https://www.ewheels.com/product/vsett-10-1536-1680wh-battery-2x-1400w-motors/

I hope your situation in the UK improves but at least you are not this guy.....

 

  • Thanks 1
Link to comment
Share on other sites

Yeah I guess it's horses for courses. My buddy has no interest at all in swopping his Thunder for an EUC, just not his thing. He had the previous version as well, so he's just settled into his scooters. It's great though, it's nice for us wheelers to go out with scooters and not have them limiting our range/speed which often happens on models lower down the range. So it's all good :)

 

Link to comment
Share on other sites

I rate the VSett 10+ above the Dualtron, also in terms of bang for buck, but that’s only my opinion. It’s certainly a more potentially dangerous mode of transport than the EUC though, and needs to be treated with respect, it’s extremely powerful in highest setting and 2WD.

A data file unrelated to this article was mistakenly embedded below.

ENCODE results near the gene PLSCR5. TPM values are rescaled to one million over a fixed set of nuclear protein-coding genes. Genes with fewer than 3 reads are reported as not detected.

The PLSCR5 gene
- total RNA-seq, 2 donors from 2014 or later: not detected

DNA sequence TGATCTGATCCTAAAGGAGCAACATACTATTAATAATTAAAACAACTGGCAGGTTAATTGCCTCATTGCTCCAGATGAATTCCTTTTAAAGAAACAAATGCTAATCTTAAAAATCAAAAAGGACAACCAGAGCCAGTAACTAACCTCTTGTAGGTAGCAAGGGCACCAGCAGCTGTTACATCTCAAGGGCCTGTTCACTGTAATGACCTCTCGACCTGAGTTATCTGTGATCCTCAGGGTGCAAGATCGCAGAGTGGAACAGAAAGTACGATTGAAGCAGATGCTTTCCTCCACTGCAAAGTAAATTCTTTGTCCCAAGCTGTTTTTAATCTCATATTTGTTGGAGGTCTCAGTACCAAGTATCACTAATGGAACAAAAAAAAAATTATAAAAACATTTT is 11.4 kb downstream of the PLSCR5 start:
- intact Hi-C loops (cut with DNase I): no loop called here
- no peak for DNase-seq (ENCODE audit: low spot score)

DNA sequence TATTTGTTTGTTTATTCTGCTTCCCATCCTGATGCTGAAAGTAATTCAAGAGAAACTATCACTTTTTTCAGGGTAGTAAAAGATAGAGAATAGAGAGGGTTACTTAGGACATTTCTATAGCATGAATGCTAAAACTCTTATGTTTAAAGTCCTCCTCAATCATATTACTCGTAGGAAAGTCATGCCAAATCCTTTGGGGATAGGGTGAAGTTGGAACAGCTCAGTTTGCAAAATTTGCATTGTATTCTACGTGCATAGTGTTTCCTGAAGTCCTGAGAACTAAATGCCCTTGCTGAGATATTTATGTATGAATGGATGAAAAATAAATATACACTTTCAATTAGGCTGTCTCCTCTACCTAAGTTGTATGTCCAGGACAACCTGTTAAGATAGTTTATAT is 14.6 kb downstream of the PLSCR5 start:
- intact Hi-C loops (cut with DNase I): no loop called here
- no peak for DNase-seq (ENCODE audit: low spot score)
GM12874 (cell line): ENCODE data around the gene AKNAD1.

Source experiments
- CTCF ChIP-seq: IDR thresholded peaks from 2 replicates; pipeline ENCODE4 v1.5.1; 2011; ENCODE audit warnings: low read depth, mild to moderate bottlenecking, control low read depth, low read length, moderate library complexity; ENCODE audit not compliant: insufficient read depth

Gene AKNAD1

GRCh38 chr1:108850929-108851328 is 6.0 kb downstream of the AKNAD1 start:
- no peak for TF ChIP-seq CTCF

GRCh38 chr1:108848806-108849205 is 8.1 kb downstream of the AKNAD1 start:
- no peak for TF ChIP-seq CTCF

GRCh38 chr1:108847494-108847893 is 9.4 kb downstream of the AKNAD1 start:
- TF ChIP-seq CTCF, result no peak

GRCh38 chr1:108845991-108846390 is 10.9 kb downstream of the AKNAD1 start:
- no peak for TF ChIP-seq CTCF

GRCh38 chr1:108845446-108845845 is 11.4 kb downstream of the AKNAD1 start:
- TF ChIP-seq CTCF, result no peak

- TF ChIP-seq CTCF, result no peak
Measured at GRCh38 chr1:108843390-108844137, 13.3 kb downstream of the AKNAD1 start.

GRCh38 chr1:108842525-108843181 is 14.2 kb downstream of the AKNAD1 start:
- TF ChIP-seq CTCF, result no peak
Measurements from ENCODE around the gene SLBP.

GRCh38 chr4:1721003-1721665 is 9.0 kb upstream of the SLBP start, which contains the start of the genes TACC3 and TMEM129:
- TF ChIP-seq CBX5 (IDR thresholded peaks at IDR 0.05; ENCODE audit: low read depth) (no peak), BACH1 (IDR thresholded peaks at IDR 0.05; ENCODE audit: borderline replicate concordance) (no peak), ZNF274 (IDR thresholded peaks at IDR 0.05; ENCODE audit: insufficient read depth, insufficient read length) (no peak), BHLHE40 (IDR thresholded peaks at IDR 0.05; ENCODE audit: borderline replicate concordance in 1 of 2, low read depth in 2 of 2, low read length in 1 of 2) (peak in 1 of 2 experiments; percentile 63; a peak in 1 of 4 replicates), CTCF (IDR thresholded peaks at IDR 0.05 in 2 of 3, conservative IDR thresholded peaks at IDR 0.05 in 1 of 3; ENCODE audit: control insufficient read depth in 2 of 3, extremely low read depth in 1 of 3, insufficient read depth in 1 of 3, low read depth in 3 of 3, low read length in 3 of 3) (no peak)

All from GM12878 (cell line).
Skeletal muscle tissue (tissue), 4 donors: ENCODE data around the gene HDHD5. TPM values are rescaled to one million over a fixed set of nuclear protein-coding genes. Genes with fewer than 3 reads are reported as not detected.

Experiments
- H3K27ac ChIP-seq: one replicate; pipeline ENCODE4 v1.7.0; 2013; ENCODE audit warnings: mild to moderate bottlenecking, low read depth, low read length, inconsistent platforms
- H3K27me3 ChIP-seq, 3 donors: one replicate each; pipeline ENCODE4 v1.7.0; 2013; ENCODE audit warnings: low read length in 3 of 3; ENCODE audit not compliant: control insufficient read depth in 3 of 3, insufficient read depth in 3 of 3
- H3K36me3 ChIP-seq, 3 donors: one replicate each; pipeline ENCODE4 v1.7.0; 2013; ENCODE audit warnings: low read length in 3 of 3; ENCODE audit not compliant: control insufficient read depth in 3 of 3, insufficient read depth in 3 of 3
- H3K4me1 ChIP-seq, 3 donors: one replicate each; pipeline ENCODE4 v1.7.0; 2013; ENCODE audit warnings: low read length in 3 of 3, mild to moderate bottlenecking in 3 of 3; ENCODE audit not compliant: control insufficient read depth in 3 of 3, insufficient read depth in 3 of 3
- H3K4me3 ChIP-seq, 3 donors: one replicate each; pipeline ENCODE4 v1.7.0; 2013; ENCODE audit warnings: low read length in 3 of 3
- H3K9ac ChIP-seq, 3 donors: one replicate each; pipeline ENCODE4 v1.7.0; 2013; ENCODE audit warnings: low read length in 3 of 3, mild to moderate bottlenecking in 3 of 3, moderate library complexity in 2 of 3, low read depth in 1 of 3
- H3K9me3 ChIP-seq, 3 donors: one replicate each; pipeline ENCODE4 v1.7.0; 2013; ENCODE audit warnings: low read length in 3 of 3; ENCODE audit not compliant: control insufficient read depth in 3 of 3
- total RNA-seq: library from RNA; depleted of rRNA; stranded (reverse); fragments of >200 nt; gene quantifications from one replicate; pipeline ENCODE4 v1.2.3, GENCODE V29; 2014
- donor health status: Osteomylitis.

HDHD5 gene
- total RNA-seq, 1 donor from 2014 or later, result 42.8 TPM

There is a new Sur Ron challenger on the market too:

 

Link to comment
Share on other sites

On 6/24/2022 at 8:20 AM, Planemo said:

Yeah I guess it's horses for courses. My buddy has no interest at all in swopping his Thunder for an EUC, just not his thing. He had the previous version as well, so he's just settled into his scooters. It's great though, it's nice for us wheelers to go out with scooters and not have them limiting our range/speed which often happens on models lower down the range. So it's all good :)

 

I couldn't agree more, though e-scooter now are faster than EUCs. This is my dream scooter---Weped Dark Knight. 

 

21 hours ago, Freeforester said:

I rate the VSett 10+ above the Dualtron, also in terms of bang for buck, but that’s only my opinion. It’s certainly a more potentially dangerous mode of transport than the EUC though, and needs to be treated with respect, it’s extremely powerful in highest setting and 2WD.

There is a new Sur Ron challenger on the market too:

 

Competition is always good for customers. It's too bad the greatest e-dirt bike ever made no longer exist.

 

  • Like 1
Link to comment
Share on other sites